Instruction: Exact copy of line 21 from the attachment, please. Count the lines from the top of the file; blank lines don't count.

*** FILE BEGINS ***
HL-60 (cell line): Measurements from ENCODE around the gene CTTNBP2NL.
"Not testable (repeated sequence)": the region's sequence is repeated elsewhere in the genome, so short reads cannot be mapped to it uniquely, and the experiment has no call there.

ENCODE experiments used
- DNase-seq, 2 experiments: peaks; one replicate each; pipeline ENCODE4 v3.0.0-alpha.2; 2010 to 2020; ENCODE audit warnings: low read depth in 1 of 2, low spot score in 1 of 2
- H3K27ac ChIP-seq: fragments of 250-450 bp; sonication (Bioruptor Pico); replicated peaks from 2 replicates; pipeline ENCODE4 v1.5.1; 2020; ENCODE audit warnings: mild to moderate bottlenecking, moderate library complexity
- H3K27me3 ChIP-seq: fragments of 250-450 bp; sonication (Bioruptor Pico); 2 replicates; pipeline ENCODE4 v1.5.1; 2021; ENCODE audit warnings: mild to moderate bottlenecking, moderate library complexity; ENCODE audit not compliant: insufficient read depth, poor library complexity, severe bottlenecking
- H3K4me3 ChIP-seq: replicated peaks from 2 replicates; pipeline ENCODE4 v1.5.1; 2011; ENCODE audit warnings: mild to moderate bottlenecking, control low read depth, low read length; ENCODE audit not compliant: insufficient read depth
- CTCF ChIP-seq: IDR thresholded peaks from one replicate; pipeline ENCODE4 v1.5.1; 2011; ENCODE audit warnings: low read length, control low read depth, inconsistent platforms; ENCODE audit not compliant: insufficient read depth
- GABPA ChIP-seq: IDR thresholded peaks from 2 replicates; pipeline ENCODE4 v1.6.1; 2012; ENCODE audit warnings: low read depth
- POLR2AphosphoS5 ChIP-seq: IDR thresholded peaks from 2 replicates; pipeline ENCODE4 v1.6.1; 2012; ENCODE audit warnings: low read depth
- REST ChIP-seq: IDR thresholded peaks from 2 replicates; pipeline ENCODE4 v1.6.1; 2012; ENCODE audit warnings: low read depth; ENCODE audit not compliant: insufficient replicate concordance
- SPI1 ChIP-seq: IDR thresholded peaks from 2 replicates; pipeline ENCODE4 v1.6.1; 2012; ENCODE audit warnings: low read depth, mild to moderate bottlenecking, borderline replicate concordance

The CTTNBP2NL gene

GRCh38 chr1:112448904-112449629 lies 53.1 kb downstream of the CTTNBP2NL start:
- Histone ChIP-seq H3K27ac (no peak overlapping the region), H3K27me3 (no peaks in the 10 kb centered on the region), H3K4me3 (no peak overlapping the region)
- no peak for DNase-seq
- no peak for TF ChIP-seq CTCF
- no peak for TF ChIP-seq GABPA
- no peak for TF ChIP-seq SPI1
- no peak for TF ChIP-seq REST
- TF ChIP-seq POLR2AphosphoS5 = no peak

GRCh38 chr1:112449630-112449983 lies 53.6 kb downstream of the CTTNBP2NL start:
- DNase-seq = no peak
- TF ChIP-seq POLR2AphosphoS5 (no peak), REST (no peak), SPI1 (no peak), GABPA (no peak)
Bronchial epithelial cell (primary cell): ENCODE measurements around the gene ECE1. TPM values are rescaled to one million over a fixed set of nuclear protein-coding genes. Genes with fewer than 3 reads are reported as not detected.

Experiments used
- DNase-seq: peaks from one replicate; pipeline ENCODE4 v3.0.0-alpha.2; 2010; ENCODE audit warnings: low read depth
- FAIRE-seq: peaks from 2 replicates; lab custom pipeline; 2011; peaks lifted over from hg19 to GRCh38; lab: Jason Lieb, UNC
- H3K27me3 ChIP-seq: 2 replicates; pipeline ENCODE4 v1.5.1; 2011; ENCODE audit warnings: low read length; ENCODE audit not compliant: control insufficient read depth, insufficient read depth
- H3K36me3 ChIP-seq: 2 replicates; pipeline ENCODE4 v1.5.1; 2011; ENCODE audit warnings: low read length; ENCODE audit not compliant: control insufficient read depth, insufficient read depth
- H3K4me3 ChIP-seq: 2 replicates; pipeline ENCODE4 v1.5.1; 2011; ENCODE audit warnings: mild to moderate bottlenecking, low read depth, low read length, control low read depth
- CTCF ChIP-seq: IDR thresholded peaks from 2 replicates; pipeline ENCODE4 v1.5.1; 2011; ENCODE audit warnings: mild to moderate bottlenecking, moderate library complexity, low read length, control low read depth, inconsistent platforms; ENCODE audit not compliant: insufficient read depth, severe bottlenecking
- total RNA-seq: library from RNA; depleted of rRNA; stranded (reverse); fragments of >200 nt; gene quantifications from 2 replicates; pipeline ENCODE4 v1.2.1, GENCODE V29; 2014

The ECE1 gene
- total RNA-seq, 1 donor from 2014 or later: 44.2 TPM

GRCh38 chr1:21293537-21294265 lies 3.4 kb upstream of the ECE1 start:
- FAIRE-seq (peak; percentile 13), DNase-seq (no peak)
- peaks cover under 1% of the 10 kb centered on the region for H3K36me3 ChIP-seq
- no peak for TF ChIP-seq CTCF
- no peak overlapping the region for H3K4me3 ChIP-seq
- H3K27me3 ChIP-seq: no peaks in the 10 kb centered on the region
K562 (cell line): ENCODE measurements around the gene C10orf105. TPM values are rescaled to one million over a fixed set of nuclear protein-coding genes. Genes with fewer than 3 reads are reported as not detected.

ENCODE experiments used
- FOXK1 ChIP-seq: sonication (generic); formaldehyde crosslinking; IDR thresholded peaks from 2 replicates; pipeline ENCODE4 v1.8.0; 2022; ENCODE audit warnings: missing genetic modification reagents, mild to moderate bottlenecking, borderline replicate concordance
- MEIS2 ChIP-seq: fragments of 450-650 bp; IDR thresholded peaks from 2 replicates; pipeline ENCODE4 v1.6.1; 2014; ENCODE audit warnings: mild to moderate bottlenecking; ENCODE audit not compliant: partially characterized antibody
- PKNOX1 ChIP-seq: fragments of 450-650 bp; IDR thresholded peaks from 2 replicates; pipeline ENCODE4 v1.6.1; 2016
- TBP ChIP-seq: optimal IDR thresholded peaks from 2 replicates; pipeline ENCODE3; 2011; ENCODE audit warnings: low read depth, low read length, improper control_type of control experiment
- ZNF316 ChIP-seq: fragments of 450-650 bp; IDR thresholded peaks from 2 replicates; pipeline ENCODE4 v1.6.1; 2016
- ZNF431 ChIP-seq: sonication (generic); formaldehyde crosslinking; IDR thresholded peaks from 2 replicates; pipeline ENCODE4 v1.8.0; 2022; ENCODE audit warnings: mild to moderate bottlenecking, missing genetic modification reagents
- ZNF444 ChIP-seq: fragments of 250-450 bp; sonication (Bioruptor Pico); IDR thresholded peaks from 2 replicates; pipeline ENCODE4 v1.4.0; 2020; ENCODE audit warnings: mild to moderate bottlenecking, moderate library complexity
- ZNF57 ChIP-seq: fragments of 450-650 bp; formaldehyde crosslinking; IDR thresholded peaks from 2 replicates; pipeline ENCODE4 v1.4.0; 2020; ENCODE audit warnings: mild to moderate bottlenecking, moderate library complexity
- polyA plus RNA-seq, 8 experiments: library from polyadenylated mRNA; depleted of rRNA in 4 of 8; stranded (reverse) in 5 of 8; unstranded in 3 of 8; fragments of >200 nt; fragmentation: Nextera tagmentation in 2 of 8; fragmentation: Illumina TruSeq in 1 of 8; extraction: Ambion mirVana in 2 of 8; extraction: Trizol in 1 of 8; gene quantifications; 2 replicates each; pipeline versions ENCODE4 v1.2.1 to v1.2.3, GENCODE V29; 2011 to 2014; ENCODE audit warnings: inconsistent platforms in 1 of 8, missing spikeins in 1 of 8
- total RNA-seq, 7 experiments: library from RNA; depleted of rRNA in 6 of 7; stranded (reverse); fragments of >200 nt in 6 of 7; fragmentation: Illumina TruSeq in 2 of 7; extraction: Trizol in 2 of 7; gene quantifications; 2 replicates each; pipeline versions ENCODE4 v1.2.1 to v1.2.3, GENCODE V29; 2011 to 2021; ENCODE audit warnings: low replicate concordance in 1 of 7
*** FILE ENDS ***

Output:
- TF ChIP-seq POLR2AphosphoS5 = no peak